Construction Law

Why It’s Important to File a Notice of Commencement Part 2 featured image

Why It’s Important to File a Notice of Commencement Part 2

If you’re are starting a new construction project or making improvements to an existing real property, it’s crucial you know the importance of filing a timely Notice of Commencement. In Part 1 of our article, we discuss how filing a notice helps to protect your best interest as an owner and the pertinent information you must include in your notice.

Who Files the Notice?

Usually, the owner will file the Notice of Commencement unless they have a designated agent. According to Chapter 713, the notice must be recorded in the same county as the property. The notice must be posted for all to see at the job site.

Failing to File the Notice

Filing and posting the Notice of Commencement should be priority one. Pursuant to Chapter 713, Part 1, Section 713.13, making payments after a Notice of Commencement expires means you risk paying double for labor and materials. Failing to file or provide a certified copy to your local county building department can also stall the inspection process. Our Orlando construction attorneys always recommend getting legal assistance when navigating Florida’s complex Construction Lien Law so you can avoid wasting money.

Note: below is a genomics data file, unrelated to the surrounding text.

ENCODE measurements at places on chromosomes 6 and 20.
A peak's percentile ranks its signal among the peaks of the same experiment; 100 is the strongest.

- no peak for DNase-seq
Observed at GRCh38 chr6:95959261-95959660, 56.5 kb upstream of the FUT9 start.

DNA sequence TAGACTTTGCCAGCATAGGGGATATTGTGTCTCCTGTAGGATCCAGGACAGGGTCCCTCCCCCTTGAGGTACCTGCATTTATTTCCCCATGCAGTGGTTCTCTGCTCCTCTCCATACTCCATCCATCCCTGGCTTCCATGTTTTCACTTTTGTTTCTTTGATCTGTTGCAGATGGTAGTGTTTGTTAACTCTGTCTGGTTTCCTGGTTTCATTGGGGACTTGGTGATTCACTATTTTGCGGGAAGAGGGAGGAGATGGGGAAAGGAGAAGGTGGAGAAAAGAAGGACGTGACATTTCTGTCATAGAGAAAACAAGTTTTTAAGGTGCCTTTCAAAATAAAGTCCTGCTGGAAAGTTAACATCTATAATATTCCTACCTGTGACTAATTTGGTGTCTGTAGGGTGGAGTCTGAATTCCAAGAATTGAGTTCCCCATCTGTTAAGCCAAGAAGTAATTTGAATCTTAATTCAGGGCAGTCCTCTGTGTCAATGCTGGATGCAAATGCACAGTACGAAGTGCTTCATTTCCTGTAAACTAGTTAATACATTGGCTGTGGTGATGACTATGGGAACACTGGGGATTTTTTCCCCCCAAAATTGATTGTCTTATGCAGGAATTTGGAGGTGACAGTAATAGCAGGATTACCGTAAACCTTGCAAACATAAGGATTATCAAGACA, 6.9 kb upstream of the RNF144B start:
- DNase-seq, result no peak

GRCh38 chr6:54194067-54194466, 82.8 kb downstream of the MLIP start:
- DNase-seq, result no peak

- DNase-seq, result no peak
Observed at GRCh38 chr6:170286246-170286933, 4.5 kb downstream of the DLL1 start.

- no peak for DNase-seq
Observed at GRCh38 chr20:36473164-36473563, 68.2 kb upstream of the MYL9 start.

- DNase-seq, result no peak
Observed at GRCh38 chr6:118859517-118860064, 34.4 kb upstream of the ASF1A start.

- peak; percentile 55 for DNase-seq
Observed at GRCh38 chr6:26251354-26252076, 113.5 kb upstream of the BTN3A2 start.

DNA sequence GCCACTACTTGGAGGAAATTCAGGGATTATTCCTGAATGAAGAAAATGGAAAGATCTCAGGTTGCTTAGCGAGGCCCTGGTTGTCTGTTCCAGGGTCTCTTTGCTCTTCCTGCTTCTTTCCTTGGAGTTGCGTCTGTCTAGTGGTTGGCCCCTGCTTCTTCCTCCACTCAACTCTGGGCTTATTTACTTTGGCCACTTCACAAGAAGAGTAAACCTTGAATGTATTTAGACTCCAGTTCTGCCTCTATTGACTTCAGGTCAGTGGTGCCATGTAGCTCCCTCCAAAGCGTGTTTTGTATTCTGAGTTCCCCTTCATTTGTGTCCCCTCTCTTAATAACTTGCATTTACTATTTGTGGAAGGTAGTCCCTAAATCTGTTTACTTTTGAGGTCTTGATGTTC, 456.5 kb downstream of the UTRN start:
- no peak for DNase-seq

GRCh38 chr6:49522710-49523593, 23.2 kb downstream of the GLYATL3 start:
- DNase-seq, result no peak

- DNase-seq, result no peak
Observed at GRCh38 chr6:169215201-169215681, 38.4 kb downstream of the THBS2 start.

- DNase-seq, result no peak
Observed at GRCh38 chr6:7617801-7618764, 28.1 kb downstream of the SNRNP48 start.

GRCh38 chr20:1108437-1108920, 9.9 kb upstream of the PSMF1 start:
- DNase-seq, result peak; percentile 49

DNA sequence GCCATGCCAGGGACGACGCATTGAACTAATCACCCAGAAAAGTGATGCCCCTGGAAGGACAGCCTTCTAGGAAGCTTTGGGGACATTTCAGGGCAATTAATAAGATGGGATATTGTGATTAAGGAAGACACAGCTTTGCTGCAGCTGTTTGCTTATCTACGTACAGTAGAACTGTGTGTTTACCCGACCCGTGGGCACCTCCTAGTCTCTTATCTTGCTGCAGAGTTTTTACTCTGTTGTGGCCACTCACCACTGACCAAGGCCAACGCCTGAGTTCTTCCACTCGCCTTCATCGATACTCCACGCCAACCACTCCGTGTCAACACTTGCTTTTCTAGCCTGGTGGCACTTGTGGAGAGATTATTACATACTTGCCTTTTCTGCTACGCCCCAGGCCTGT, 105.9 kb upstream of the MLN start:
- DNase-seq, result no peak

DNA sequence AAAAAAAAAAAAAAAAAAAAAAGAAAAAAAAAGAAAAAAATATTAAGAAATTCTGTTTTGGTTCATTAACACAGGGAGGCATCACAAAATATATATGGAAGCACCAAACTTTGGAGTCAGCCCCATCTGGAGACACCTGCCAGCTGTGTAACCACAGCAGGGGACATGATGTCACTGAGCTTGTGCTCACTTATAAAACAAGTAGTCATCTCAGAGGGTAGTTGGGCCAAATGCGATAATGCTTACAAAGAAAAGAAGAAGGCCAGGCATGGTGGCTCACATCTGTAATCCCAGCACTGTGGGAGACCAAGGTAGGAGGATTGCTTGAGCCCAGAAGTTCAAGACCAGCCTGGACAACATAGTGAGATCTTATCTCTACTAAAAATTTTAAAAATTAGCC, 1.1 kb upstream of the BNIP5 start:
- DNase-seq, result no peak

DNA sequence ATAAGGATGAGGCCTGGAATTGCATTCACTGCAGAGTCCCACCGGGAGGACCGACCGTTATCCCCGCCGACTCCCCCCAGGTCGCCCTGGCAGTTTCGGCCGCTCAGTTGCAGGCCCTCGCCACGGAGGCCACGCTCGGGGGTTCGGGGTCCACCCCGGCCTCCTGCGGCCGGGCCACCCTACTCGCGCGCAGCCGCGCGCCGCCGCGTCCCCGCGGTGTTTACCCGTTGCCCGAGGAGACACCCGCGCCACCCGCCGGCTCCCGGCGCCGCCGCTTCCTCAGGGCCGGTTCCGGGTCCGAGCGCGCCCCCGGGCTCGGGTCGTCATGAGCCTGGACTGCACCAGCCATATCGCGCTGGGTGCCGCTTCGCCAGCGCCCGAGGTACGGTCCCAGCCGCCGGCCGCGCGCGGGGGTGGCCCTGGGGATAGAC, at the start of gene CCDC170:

Terminating a Notice of Commencement

The Notice of Commencement remains effective for up to one year unless an owner terminates it. This can occur after the completion of the project or after construction stops and lienors have been paid in full. A Termination of Notice of Commencement must be filed with a copy of the original notice, a description of the property, and the contractor’s final payment affidavit. A copy of the notice must be served to each lienor.

To schedule a consultation with an experienced Orlando construction attorney, please call us today at 407.378.6575 or request a consultation.

Disclaimer: The information contained in this article is for general educational information only. This information does not constitute legal advice, is not intended to constitute legal advice, nor should it be relied upon as legal advice for your specific factual pattern or situation.